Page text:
Search for Hu banner ad

Review: Harbinger Renegade #4

hr_004_variant_cheungFaith Herbert, the heart and soul of the Harbinger Renegades, has been captured! Now, Peter Stanchek, Kris Hathaway, and John Torkelson must put their powers to practice and rescue their beloved ally from a radicalized group of psiots bent on fraying the fabric of society. But as the rechristened Renegades make their move, their newfound rivals strike first by making Peter an offer he can’t refuse. As the clock ticks closer to tragedy, will the omega-level harbinger make a do-or-die decision to save his friends… or himself?

I’ve read three Valiant comics this week; this, Divinity III #3, and an advanced review copy of X-O Manowar #1. While I really quite enjoyed Harbinger Renegade #4, I did feel that it was the weakest of the three offerings from the publisher – although when that can be said about a comic this good, that’s more a statement of admiration for Valiant’s comics and the high standard they set for themselves.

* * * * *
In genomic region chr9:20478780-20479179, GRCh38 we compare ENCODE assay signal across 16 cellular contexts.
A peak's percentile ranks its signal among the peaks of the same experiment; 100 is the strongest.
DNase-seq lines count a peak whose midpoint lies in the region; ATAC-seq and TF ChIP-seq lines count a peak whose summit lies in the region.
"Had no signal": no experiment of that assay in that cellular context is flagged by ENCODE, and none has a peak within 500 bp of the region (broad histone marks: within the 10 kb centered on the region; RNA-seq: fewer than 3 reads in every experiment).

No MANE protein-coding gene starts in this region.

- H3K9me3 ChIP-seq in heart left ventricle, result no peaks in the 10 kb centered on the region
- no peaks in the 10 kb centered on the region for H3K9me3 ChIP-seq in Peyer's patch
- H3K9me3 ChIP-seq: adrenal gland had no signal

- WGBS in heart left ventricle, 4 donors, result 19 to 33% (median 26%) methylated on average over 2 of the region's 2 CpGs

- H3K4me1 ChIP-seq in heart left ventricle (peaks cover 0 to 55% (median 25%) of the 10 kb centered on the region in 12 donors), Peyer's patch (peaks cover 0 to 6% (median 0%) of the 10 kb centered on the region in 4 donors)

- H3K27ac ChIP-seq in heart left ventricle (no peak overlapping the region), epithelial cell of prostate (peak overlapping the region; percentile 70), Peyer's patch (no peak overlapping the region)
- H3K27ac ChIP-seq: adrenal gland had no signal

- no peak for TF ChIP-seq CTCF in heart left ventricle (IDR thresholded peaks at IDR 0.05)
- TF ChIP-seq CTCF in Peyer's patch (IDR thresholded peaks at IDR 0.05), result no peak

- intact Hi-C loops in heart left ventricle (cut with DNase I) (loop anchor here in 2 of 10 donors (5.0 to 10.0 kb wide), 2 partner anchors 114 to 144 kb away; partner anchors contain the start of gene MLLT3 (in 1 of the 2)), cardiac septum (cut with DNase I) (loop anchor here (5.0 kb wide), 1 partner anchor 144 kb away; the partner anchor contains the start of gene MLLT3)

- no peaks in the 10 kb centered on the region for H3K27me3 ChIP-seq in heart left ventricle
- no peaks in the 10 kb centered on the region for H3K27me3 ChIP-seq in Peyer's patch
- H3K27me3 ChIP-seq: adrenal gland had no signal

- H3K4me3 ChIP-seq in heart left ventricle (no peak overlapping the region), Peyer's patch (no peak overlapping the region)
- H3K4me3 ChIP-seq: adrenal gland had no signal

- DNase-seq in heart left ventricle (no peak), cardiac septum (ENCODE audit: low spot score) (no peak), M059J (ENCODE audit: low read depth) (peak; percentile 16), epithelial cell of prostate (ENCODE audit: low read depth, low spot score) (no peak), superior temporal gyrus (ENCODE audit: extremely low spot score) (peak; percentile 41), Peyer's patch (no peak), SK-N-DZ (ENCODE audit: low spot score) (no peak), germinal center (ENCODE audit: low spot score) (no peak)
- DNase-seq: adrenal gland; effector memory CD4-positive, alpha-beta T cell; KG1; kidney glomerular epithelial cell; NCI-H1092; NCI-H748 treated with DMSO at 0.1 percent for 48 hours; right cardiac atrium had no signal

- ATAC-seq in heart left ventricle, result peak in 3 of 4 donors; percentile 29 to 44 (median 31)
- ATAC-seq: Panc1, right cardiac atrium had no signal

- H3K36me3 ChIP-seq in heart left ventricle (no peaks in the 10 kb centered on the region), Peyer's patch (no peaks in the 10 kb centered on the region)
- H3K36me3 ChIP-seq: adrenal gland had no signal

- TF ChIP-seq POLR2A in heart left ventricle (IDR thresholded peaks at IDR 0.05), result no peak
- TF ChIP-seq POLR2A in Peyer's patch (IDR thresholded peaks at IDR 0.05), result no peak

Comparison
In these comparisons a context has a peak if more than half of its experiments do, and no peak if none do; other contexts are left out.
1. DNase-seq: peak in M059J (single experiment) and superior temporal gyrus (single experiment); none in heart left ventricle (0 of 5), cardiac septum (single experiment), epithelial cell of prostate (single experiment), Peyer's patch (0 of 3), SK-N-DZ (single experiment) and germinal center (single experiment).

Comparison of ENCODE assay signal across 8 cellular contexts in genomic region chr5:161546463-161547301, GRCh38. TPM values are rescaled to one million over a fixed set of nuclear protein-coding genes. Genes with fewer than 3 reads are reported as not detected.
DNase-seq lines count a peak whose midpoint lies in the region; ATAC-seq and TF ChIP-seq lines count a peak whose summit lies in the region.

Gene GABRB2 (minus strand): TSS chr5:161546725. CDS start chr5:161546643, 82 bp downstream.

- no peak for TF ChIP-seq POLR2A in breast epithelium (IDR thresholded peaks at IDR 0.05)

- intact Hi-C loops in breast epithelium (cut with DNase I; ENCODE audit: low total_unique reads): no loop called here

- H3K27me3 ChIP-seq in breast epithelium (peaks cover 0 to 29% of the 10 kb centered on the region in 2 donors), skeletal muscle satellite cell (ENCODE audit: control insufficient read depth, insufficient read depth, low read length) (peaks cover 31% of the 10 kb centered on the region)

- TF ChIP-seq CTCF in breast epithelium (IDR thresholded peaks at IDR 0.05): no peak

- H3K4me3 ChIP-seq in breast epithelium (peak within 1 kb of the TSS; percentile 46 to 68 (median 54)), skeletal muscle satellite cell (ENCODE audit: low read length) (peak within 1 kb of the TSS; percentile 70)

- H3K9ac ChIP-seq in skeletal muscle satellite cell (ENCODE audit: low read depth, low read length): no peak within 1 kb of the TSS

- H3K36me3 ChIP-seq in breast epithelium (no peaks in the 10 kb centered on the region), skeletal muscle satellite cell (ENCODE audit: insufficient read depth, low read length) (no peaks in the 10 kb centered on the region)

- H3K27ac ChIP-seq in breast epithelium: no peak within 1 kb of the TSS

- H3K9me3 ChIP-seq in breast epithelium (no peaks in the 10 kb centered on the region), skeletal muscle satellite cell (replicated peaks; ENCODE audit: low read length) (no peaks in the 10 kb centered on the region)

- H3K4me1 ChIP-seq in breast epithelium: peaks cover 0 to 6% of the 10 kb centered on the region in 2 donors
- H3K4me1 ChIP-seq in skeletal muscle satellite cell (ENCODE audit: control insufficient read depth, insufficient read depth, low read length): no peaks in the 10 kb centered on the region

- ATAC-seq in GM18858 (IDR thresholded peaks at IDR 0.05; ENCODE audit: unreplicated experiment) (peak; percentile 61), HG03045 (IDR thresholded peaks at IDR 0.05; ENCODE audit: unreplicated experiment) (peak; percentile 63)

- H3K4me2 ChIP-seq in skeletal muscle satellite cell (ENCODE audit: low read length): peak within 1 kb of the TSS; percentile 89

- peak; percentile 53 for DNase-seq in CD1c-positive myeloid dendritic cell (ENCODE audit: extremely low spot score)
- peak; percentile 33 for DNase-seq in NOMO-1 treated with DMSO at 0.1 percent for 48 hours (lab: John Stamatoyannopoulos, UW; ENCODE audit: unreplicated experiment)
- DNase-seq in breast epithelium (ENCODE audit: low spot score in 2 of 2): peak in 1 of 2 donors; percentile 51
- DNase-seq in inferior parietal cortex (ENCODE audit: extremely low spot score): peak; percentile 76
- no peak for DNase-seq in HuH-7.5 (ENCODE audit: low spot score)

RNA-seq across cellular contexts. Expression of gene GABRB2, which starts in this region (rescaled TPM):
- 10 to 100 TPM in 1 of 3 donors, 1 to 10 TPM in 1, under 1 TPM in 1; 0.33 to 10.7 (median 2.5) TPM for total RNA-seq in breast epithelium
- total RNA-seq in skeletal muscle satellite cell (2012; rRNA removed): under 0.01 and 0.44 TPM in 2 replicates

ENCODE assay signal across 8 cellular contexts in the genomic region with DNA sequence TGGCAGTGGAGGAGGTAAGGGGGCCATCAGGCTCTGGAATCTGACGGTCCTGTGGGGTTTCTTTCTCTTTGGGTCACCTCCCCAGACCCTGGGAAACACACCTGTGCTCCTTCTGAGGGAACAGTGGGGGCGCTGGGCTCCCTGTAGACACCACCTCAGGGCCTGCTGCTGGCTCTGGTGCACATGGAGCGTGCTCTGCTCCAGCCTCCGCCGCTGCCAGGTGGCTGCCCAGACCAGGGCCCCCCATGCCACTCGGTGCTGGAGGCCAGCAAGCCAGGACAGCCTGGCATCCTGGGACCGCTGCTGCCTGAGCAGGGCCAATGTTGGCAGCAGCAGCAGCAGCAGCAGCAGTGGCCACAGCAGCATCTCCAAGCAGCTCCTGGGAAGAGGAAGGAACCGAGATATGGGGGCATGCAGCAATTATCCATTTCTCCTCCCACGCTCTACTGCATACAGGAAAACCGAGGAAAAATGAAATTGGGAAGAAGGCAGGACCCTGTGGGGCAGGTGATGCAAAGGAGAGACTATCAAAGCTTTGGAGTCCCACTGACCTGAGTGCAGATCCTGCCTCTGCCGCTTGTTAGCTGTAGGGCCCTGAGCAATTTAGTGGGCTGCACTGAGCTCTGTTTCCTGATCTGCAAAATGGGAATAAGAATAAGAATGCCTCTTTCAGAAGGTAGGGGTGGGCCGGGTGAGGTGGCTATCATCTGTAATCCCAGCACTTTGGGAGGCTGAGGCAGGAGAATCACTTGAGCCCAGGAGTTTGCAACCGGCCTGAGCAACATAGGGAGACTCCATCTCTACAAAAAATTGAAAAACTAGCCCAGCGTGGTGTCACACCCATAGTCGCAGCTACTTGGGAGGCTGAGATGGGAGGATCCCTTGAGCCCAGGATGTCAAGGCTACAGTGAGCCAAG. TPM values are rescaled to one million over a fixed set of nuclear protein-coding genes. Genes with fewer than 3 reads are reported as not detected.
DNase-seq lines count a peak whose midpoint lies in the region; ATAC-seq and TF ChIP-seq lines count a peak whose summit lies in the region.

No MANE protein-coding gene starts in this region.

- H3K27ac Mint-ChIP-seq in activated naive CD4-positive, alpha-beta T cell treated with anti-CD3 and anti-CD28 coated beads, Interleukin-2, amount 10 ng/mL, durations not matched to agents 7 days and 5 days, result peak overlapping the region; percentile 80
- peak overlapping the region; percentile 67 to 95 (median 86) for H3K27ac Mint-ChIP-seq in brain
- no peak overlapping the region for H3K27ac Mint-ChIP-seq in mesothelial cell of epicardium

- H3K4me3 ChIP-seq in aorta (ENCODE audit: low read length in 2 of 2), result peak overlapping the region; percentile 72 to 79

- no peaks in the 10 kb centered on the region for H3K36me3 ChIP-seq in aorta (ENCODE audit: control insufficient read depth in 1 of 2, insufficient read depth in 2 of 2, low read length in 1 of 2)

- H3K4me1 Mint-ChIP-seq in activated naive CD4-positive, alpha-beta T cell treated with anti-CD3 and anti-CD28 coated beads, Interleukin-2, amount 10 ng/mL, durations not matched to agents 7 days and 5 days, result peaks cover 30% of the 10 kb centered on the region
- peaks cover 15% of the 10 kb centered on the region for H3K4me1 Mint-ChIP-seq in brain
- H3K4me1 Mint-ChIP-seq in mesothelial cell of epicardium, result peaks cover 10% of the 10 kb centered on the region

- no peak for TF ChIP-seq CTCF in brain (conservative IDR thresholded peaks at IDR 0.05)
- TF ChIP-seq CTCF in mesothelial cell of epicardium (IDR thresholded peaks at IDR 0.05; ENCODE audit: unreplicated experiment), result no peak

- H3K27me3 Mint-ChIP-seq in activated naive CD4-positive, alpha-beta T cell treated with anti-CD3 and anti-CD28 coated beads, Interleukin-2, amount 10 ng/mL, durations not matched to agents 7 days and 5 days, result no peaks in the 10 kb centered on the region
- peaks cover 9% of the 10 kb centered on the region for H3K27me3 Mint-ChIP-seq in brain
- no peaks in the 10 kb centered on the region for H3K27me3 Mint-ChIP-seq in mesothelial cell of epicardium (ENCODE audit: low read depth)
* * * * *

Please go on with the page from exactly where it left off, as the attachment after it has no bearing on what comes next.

Harbinger Renegade #4 concludes the first story arc that ends up feeling more like a new introduction to the Renegades (Peter, Torque, Faith and Kris) and their new companions than it does the epic return that many, myself included, were hoping for.

That being said, I understand why Rafer Roberts has framed the first arc as he did, as there would have been some readers new to the franchise that would have otherwise been lost (the same thing that happened to yours truly when picking up Imperium), and in order for any series to thrive you need to attract new readers. The first arc was successfully accessible to new readers, easing them into the characters while still providing long time fans something to enjoy.

Overall, this was a solidly entertaining book that left me wanting more. I can’t ask for more than that in a comic.

Story: Rafer Roberts  Penciler: Darick Robertson 
Inker: Richard Clark Colourist: Brian Reber
Story: 8.5 Art: 8 Overall: 8.5 Recommendation: Buy

Valiant provided Graphic Policy with a FREE copy for review

Almost American